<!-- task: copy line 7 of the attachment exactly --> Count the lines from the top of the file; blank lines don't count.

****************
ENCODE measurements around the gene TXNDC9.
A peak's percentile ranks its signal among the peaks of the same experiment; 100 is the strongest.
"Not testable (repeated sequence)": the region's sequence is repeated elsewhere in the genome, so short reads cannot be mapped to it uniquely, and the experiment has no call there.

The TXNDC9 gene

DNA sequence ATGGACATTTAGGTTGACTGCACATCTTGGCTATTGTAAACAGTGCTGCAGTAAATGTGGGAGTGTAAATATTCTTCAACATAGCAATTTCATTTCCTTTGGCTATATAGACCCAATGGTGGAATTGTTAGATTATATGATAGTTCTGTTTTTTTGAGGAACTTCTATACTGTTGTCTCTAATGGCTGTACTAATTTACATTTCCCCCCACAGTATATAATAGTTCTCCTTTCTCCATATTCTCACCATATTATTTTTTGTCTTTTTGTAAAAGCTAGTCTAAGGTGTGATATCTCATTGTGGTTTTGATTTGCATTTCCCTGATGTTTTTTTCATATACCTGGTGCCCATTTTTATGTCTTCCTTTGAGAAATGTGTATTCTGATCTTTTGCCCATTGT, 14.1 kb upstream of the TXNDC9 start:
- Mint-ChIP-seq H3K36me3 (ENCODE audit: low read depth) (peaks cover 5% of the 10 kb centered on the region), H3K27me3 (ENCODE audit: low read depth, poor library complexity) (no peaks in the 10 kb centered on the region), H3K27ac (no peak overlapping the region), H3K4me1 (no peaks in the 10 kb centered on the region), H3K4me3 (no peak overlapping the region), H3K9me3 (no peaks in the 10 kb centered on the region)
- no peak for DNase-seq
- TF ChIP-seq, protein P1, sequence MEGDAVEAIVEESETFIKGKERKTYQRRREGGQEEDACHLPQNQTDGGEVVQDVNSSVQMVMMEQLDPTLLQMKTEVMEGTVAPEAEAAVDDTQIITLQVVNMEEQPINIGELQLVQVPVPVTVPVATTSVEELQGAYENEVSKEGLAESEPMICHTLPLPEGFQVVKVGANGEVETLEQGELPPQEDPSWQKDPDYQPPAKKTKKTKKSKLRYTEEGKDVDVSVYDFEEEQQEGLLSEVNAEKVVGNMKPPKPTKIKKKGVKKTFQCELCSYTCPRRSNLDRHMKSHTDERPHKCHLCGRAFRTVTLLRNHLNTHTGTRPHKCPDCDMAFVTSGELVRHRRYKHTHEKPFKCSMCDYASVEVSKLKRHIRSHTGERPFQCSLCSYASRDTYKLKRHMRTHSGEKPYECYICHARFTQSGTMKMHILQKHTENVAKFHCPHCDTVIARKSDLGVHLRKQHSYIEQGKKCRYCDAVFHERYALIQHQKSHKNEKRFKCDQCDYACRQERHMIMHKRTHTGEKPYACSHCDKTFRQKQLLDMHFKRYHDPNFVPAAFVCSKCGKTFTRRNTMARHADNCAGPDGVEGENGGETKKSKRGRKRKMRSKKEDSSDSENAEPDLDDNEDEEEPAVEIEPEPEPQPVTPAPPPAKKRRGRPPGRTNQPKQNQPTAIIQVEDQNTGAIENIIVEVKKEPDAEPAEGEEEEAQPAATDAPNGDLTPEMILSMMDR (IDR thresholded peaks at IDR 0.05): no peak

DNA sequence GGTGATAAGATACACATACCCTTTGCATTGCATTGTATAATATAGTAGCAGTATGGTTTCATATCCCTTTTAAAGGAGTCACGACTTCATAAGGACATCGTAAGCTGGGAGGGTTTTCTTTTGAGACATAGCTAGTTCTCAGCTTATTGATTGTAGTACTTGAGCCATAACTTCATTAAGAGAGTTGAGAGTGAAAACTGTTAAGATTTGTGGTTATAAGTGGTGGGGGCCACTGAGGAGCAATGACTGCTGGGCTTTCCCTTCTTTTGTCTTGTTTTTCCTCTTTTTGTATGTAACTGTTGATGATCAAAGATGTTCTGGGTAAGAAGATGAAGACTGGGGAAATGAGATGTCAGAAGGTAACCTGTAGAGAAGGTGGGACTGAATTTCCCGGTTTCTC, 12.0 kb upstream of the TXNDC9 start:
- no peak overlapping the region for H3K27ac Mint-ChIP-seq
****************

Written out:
- no peak for DNase-seq